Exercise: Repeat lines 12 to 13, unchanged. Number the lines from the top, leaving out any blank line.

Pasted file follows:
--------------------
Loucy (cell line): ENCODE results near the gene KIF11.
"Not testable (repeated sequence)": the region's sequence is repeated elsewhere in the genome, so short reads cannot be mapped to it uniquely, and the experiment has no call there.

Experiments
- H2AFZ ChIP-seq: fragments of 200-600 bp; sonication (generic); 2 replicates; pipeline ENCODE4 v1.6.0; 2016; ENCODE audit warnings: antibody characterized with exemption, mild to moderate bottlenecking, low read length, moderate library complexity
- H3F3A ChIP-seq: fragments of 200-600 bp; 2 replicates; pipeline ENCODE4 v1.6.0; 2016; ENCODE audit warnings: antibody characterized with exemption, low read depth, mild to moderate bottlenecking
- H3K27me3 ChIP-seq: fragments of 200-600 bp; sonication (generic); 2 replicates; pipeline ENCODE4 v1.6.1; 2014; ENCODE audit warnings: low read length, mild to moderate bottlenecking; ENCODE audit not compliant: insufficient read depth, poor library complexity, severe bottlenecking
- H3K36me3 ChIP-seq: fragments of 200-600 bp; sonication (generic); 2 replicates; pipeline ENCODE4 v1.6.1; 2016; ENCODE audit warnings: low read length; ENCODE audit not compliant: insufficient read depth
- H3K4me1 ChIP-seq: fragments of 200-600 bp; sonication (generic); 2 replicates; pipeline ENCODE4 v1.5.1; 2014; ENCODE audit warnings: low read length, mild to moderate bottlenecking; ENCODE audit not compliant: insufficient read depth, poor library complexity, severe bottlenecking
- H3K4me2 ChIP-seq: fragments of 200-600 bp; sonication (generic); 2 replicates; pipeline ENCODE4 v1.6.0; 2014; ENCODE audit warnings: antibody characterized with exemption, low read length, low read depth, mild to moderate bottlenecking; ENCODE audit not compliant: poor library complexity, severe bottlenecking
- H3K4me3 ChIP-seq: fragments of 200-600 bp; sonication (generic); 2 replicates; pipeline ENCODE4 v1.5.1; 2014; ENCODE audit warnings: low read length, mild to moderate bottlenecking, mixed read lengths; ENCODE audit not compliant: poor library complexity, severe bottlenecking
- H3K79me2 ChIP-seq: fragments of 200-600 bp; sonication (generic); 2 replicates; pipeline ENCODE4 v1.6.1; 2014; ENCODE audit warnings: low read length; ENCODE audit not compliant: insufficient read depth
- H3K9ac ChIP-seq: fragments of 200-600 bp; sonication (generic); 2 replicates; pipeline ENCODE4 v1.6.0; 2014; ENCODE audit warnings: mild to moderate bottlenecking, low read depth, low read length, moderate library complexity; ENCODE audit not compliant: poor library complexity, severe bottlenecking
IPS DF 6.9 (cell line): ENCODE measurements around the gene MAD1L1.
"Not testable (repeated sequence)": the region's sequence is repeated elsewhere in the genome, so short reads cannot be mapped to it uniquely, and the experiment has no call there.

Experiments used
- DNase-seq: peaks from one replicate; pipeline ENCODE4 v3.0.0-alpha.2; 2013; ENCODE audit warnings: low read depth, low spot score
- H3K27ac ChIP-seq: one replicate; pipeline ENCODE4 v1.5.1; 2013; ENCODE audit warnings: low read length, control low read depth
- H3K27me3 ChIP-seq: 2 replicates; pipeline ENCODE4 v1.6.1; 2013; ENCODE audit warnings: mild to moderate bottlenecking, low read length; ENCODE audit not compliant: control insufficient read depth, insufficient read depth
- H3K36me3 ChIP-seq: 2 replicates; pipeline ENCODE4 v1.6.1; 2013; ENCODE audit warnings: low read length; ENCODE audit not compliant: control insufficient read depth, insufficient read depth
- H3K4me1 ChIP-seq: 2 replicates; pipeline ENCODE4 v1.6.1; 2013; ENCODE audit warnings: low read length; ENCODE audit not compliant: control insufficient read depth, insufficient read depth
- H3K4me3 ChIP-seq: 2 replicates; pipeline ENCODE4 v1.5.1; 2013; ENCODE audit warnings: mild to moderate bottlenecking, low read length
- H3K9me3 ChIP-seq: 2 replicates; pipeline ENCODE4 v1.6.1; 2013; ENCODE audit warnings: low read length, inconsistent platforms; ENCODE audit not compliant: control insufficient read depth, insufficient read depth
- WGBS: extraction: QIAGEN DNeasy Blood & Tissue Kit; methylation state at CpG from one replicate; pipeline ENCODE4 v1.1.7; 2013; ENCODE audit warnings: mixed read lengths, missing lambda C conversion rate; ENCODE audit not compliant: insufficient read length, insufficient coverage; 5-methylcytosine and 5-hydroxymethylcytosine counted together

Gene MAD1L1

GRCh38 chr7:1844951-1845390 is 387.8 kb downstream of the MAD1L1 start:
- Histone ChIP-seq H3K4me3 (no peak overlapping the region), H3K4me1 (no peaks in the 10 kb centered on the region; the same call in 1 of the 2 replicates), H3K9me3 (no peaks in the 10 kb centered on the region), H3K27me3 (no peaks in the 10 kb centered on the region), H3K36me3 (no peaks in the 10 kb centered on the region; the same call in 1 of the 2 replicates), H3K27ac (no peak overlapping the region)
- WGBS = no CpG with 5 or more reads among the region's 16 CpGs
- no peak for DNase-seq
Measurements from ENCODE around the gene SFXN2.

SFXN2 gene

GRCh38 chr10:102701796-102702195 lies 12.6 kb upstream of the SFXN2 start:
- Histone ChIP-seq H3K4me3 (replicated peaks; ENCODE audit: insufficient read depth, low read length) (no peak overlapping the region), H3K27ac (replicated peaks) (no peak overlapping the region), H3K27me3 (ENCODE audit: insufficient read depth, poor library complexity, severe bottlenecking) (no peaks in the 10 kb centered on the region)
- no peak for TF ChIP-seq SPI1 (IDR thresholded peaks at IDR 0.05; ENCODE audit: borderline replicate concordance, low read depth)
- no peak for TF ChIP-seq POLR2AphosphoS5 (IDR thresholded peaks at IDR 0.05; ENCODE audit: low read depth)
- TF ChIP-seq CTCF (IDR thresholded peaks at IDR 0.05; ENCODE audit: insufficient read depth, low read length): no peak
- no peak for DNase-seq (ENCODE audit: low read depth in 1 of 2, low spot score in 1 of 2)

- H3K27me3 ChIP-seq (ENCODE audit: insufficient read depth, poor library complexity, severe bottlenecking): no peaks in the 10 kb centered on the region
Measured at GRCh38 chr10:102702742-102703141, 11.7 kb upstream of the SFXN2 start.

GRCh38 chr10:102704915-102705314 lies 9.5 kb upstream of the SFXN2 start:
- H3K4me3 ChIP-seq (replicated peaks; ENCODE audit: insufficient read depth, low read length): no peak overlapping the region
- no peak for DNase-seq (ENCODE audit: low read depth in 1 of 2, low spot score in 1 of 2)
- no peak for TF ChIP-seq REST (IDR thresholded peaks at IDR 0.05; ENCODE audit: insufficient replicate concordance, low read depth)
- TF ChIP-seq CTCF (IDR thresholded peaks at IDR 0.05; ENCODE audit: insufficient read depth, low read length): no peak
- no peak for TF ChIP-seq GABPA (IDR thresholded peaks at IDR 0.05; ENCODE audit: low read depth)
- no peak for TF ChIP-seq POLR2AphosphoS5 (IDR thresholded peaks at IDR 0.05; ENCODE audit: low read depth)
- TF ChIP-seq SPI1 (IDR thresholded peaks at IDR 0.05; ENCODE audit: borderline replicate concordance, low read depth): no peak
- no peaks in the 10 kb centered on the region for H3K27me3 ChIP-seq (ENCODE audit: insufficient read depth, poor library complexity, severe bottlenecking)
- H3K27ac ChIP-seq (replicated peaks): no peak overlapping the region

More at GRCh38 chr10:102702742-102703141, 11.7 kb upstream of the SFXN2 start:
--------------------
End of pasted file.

- H3K9ac ChIP-seq: fragments of 200-600 bp; sonication (generic); 2 replicates; pipeline ENCODE4 v1.6.0; 2014; ENCODE audit warnings: mild to moderate bottlenecking, low read depth, low read length, moderate library complexity; ENCODE audit not compliant: poor library complexity, severe bottlenecking
IPS DF 6.9 (cell line): ENCODE measurements around the gene MAD1L1.